- The proposed highway project is expected to be built from New Kelaniya bridge to Athurugiriya
- Environmental activists say the project posed a threat to the Thalangama Lake, surrounding ecosystems and paddy fields
Intending to protect the Ramsar Accredited Thalangama wetland from a proposed 10.4 km long highway project, which environmental activists say has posed a threat to the Thalangama lake, surrounding ecosystems and paddy fields, environmental activists, residents of the area and other concerned groups organised an awareness campaign on February 13, 2021, at the Thalangama Lake bridge.
The proposed highway project is expected to be built from New Kelaniya bridge to Athurugiriya.
A rare wetland
Recognising the uniqueness and the importance of this area, the Thalangama tank and its environs were declared as an Environmental Protection Area (EPA) under the National Environmental Act (NEA) No.47 of 1980 (as amended).
On March 05, 2017, a Gazette Notification was issued ancillary to the NEA only permitting activities such as the cultivation of paddy and traditional fishing within the Thalangama EPA. The Thalalanga Environmental Protection Area consists of 254 acres.
According to the Environmental Foundation Limited (EFL), the history of the Thalangama lake and surrounding paddy fields, which principally forms the Thalangama EPA, dates to the 16th century.
This is one of the last protected areas left. Destroying this wetland would stop the wetland from being able to perform its functions such as carbon absorption and flood prevention.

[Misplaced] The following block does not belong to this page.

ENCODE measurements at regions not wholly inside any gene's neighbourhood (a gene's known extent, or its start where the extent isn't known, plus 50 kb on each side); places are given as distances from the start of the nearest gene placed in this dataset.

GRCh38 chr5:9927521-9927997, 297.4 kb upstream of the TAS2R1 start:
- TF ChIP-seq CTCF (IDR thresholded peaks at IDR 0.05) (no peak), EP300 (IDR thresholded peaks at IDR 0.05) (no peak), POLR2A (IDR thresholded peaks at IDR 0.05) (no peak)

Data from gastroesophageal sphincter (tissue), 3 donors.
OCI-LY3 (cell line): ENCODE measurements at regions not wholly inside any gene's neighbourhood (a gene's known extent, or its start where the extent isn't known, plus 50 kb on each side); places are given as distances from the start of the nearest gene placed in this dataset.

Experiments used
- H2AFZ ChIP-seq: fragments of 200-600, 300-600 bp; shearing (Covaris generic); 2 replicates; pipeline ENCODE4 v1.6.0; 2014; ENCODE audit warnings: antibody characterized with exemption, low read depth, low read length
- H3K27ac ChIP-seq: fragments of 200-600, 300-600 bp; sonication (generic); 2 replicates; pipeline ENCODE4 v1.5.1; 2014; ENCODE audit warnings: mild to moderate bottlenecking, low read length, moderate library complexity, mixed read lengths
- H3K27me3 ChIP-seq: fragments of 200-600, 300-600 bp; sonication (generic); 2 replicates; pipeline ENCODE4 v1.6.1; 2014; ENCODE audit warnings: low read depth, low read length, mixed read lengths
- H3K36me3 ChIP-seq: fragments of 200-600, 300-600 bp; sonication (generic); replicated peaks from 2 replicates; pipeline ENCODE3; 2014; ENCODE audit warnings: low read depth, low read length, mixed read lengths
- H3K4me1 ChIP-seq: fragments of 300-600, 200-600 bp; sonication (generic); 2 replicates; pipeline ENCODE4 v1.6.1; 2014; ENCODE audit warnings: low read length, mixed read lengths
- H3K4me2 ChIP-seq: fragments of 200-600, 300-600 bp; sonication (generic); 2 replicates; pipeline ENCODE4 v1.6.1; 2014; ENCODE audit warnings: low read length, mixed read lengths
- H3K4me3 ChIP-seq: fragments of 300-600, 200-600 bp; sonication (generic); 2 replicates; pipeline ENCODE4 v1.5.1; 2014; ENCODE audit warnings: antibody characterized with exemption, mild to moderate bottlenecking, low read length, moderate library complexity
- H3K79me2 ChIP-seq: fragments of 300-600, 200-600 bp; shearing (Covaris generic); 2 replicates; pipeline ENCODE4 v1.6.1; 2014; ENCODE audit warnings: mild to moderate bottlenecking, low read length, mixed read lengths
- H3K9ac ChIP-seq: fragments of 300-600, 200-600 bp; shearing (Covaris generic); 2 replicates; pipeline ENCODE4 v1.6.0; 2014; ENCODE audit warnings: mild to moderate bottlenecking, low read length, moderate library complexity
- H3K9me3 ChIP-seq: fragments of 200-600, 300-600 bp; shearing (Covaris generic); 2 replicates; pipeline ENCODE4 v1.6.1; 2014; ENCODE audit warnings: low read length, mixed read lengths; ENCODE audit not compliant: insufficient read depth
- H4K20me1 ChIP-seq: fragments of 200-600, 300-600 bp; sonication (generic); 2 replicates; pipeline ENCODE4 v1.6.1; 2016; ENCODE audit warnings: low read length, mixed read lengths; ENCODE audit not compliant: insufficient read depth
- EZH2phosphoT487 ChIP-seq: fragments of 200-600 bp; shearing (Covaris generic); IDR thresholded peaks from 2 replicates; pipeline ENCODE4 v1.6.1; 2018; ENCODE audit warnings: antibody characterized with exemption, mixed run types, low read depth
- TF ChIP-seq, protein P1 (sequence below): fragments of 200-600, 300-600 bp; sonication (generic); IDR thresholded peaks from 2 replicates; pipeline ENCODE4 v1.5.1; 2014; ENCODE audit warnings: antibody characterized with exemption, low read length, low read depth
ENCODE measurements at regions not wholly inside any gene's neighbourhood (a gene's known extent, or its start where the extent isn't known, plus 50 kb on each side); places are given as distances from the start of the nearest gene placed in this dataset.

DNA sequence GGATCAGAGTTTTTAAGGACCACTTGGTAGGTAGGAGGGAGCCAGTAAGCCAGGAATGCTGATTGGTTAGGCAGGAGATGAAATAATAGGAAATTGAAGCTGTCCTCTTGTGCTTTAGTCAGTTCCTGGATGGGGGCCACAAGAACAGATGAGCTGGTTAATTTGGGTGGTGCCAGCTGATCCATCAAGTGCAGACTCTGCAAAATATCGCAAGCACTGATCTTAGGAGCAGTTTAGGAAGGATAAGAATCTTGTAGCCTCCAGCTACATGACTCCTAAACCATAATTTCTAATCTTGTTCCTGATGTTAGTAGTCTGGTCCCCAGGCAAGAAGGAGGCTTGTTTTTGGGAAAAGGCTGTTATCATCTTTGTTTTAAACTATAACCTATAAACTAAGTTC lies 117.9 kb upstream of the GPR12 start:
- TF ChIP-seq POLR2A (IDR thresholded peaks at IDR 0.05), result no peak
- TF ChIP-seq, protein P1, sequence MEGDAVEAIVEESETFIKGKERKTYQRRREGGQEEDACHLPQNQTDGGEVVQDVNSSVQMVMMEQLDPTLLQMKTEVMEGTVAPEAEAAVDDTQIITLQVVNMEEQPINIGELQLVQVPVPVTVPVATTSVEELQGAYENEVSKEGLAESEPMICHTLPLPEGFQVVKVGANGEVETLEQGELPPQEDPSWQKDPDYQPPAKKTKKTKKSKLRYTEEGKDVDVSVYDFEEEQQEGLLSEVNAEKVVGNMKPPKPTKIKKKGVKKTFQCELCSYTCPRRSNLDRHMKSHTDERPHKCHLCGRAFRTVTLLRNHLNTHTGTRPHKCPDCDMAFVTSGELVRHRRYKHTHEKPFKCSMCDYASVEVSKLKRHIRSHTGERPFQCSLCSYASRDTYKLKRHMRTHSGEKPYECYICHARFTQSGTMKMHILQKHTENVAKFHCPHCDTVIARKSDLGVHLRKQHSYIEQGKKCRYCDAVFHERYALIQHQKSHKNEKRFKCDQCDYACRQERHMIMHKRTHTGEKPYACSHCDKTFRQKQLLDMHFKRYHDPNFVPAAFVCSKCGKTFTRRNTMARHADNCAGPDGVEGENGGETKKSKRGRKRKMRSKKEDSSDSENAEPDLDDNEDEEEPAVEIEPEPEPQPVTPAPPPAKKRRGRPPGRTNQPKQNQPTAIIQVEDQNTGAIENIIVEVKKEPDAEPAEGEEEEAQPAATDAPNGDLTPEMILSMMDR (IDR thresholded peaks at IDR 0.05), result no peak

The Thalangama tank and its surrounding environs are considered an important habitat for water birds and other flora and fauna, functioning as an urban biodiversity refuge.
Besides, the paddy fields irrigated by the Thalangama tank provide a valuable source of income to around 175 paddy farmers in the area and the neighbouring villages. It also has an important flood retention capacity within the greater Colombo flood detention area.
Thalangama Environmental Protection Area
A historical village
“The word Thalangama is said to be derived from the word ‘Thadaka Gama’ or ‘village of ponds’. Most of the Thalangama residents are traditional farmers who cultivate local paddy varieties. The tank was built during the reign of king Parakkrama VI,” former Secretary of Thalangama farmers’ Association Bandara Duruthusinghe said.
“The Thalangama tank is considered one of the best from the remaining tanks in the Colombo district. There is no use of a tank without paddy fields. Most parts of the highway run across paddy fields. Development should take place but with a minimal impact on the environment.
“We urge the relevant authorities to safeguard this wetland and the paddy fields,” he said
Without an EIA a road construction cannot be carried out. The elevated highway proposal has been there since 2016
CEA Chairman, Mr.S. Amarasinghe
A project under discussion
Speaking to Daily mirror the Central Environmental Authority’s Chairman S. Amarasinghe said the CEA had granted approval only from Kelaniya to Rajagiriya
“From Rajagiriya to Athurugiriya an Environmental Impact Assessment(EIA) has not been conducted yet,” he said.
“Without an EIA a road construction cannot be carried out. The elevated highway proposal has been there since 2016. The CEA has not received any EIA report and not approved that project. It is not possible to implement a highway project violating environmental laws. The project can only be carried out if it does not harm the Thalangama wetland.
He said initially the CEA had rejected the proposal when it first came up.
“If the elevated highway was to be constructed, it should be consulted with stakeholders. We have instructed the Road Development Authority (RDA) in this regard and given the advice to construct it without causing any damage to the wetland and protecting the environment,” he added.